Legend’s special visit

Former Assumption College student and football legend Neale Daniher, with former football and cricket coach Ray Carroll and current ACK footballers Steele Simpson and Darcy Stewart in front of the building site for a new pavilion to be named in Mr Daniher’s honour.

By Colin MacGillivray

FOOTBALL legend Neale Daniher made a special visit to his former school Assumption College Kilmore last week for the sod-turning ceremony of a multi-million-dollar sports and community facility that will bear his name.

The $5 million facility will be known as the Neale Daniher Community and Sporting Pavilion and will feature a hall, home and visitor change rooms, a grandstand, umpire area, multipurpose communal area, function centre with seating for 200 people, warm-up spaces, equipment storage facilities and plaques telling Mr Daniher’s story.

Mr Daniher is one of the college’s most famous alumni, having played football for Essendon after two years at Assumption and coached Melbourne for 10 seasons.

But he is perhaps best known for his work raising money and awareness to combat motor neurone disease, MND, with which he was diagnosed in 2014.

Mr Daniher and his brother Anthony attended the sod-turning and dedication ceremony for the new facility on Thursday.

Anthony read a statement on behalf of Neale at the ceremony and said his brother was honoured to be recognised by the college.

“Neale would like to thank the school for the honour and the recognition,” he said.

“This is such a proud event for the family, given there are so many former students and teachers whose names could easily have been on the new pavilion and who have made major contributions to society since the school has been established.

“I look forward to returning to the school to be part of the opening of the pavilion.

“It’s sure to be a great asset not only for the students, but the wider community of Kilmore for years to come.”

Assumption College principal Kate Fogarty said naming the pavilion after Mr Daniher had been an obvious choice.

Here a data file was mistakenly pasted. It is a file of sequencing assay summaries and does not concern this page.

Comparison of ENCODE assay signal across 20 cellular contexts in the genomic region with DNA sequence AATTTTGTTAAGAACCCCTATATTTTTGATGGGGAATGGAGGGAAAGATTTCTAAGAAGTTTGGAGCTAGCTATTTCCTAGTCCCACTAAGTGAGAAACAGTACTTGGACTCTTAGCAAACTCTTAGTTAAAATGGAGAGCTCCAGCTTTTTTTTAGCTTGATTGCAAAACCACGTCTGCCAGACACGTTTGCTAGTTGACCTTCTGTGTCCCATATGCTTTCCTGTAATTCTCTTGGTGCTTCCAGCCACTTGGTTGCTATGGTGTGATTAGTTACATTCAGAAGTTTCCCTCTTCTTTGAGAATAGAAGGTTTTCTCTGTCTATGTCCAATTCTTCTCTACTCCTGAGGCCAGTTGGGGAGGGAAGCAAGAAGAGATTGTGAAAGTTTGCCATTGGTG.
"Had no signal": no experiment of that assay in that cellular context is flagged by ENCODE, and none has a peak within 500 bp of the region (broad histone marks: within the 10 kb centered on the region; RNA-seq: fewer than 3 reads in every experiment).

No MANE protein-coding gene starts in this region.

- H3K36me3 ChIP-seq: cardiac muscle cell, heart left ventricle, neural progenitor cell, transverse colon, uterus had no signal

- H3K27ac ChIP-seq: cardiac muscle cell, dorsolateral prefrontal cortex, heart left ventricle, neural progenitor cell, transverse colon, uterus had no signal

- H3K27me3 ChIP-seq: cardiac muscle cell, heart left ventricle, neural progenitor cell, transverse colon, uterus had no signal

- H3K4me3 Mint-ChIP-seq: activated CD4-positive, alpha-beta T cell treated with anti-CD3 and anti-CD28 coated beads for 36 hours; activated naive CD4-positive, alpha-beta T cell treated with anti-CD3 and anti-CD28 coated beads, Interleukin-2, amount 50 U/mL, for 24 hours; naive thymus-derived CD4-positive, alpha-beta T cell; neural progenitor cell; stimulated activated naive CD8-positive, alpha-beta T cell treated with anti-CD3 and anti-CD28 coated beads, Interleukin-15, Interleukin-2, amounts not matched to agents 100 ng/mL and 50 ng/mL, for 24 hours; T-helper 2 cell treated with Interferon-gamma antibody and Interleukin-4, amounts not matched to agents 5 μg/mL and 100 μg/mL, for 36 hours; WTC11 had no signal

“A couple of years ago when it started to become real, we starting thinking about what we were going to name it,” she said.

“While we’ve got some amazing alumni in the sporting field, in the legal field, in the medical field – pretty much any field you can think of – Neale’s name just kept coming to the top, not just because of his sporting achievements but because of his work with MND research and fundraising and awareness raising.

“It’s a beautiful building. It’s going to be tremendously useful for us here at the college, but we always intended for it to be a resource for the broader community.

“We’re looking forward to being able to welcome community groups for all sorts of different functions, because there is nothing in the community that replicates what it will be.”

Long-time Assumption College cricket and football coach Ray Carroll, a mentor of Mr Daniher’s during his school days, was a guest speaker at the ceremony. Fittingly, the new pavilion will overlook the college’s oval, which is named after Mr Carroll.

He paid tribute to Mr Daniher’s determination and fighting spirit.

“He’s inspired not only Melbourne, Victoria and the whole nation, but people on the other side of the world. His courage and spirit in the face of adversity is his hallmark,” Mr Carroll said.

Ms Fogarty said construction of the new pavilion was due to be completed in November, with the facility set to open in 2022.

“It is our privilege to name this building in [Neale’s] honour, and we look forward to opening it in November and having another big celebration then,” she said.

“We’ve raised about $1.5 million and still have various local groups, businesses and past students pledging money.

“We have a capital fund that is still receiving money, so if anyone is interested in contributing to the building, they are more than welcome to get in touch.”

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